The last time we saw archaeologist-adventurer Lara Croft on the big screen she looked like Angelina Jolie and was seen dunking a bad guy into a pool of acid, dissolving him and saving the world in the process. A new film, simply titled “Tomb Raider,” takes us back. Back before the leather bodysuits and twin Heckler & Koch USP Match pistols, back to a time when Lara Croft was an emo twenty-one-year-old whose biggest adventure was navigating London’s busy streets as a bicycle courier. This time around she bears a striking resemblance to Swedish Oscar winner Alicia Vikander.

Although born and raised at the swanky Croft Manor, when we first meet Lara she is scraping by, studying MMA fighting, when she can afford the gym fees, and delivering food via bicycle. A fortune, courtesy of her late father Lord Richard Croft (Dominic West), awaits but for seven years she has steadfastly refused to sign for her inheritance, fearing that if she does she will have to accept that papa, who disappeared without a trace somewhere in the Sea of Japan, is truly dead and gone.

“Your father is gone but you can pick up where he left off,” says Croft family executive Ana Miller (Kristin Scott Thomas). “It’s in your blood.” “I’m sorry I’m not that kind of Croft,” replies Lara.

And yet, when she discovers a, “If you’re watching this tape I must be dead…” tape from dear old dad detailing his plan to find a remote Japanese island, home to a deadly ancient witch, the dutiful daughter sets off on a dangerous mission—to find the island and her father.

To do that she travels to Japan and recruits Lu Ren (Daniel Wu) who warns her of the danger ahead. “That’s right in the middle of the Devil’s Sea,” he says. “You may as well tie a rock to your leg and jump overboard.”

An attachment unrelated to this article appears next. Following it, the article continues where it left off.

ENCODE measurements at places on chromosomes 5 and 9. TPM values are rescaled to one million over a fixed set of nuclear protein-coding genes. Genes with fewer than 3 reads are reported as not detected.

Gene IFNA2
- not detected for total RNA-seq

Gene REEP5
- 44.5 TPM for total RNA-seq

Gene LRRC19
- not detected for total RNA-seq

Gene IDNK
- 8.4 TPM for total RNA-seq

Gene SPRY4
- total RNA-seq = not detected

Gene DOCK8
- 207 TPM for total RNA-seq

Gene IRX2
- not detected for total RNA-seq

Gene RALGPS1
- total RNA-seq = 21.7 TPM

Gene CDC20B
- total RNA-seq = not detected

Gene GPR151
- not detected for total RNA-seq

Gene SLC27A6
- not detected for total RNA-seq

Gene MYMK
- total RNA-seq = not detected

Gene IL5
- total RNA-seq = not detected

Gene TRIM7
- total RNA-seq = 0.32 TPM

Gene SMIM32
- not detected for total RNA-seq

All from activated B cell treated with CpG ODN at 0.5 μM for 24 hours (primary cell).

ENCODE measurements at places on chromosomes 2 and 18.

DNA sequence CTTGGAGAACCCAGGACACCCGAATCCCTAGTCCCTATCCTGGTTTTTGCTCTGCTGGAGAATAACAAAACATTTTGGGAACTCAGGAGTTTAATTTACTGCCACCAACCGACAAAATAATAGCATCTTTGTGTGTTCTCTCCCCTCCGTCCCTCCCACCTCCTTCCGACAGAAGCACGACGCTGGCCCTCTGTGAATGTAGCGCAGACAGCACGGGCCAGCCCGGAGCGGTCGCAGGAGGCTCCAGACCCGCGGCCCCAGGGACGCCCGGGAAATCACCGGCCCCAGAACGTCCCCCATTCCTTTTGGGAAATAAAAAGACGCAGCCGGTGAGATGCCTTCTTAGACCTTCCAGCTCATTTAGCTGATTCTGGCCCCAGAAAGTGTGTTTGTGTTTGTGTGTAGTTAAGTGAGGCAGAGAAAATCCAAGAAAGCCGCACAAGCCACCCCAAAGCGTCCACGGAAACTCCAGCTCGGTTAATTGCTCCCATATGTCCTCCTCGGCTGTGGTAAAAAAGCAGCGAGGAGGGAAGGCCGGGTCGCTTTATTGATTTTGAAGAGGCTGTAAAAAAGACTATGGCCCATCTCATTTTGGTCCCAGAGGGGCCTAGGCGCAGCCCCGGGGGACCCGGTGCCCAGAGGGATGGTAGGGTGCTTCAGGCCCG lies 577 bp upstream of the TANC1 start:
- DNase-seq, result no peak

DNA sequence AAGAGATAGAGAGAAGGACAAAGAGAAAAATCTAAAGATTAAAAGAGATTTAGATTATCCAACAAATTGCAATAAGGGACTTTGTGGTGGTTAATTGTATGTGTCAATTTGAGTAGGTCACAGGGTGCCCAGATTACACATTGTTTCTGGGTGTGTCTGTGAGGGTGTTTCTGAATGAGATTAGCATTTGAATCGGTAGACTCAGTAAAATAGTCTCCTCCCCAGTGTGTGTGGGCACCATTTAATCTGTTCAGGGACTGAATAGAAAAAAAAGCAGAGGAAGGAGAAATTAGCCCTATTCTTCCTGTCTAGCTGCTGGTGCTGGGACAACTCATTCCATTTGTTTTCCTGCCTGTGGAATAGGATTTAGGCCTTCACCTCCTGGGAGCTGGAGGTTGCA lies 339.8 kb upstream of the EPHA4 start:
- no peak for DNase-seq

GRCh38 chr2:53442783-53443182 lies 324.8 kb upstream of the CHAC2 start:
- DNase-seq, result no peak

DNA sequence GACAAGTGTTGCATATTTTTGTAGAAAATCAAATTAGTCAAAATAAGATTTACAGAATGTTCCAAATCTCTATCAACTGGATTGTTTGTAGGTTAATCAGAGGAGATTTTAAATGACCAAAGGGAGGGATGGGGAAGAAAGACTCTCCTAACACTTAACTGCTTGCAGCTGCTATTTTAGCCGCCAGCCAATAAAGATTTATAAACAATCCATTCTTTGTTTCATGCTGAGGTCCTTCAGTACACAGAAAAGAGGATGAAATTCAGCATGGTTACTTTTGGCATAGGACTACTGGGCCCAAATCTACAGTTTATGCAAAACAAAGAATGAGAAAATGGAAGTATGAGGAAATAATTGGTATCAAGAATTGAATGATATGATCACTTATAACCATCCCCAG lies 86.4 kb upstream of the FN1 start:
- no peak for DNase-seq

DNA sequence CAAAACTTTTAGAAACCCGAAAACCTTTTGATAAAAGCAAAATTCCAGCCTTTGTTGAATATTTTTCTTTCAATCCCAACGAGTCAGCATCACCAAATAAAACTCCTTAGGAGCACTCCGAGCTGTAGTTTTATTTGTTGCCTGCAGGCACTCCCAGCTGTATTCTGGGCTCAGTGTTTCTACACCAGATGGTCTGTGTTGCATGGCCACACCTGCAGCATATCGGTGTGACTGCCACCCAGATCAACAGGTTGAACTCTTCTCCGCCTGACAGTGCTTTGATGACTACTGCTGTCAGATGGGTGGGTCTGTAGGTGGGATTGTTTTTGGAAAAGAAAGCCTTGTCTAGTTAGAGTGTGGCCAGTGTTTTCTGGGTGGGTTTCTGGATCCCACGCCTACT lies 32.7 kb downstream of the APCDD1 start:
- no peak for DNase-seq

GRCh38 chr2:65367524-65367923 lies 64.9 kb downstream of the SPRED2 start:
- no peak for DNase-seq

Armed with nothing more than a backpack and one of her father’s notebooks the pair find the island only to be met by a suspicious character named Mathias Vogel (Walton Goggins). “You shouldn’t have come here,” he says. “But I’m glad that you did.”

“Tomb Raider” contains lots of backstory, mumbo jumbo about global genocide, Queen Himiko Witch of Death and supernatural organization that controls much of the world, but this is Lara’s journey from bike courier to international woman of mystery. At the beginning of the film she is nothing like the polished Croft of the Jolie films. She’s scrappier, undisciplined. Her two greatest powers are loyalty to her father and fearlessness. And jumping. Lots of jumping. As played by Vikander, Croft never met a chasm she couldn’t leap across and that skill sure comes in handy.

Unlike Jolie’s iconic, stylized take on the character, Vikander plays her as self assured and independent but directionless. A young person trying to make her way in the world, thirsty for life experience. It’s a nice reinvention of the character, although a post credit scene suggests she is headed toward Jolie territory should there be a “Tomb Raider 2: A Career in Ruins” next year. Still, she’s a spirited female action hero in a male dominated field.

There are big action sequences, but as the stunts get bigger they don’t necessarily get better. Vikander, flying through the streets of London, cutting through traffic while being chased by her courier friends, is as exciting as any of the CGI exploits that come later.

“Tomb Raider’s” story and action are fairly generic but Vikander carries the day, reshaping a character we already thought we knew.


The Daily Telegraph calls writer/director Armando Iannucci "the hardman of political satire." As the creator of sardonic films and TV shows like “In the Loop” and “Veep” he’s a vitally caustic comic presence.

As the film begins it’s 1953 and Joseph Stalin (Adrian McLoughlin), the second leader of the Soviet Union, is alive and well. Under his watch death squads are rounding up his enemies, executions are common and the mere mention of his name strikes fear into the hearts of the people. The Central Committee, surround him. There’s the scheming Nikita Khrushchev (Steve Buscemi), the pompous Georgy Malenkov (Jeffrey Tambor), Old Bolshevik Vyacheslav Molotov (Michael Palin) and secret police chief Lavrentiy Beria (Simon Russell Beale). When he suffers a stroke everything changes as his inner circle engage in a power struggle that will determine not only their futures but also the future of the Soviet Union.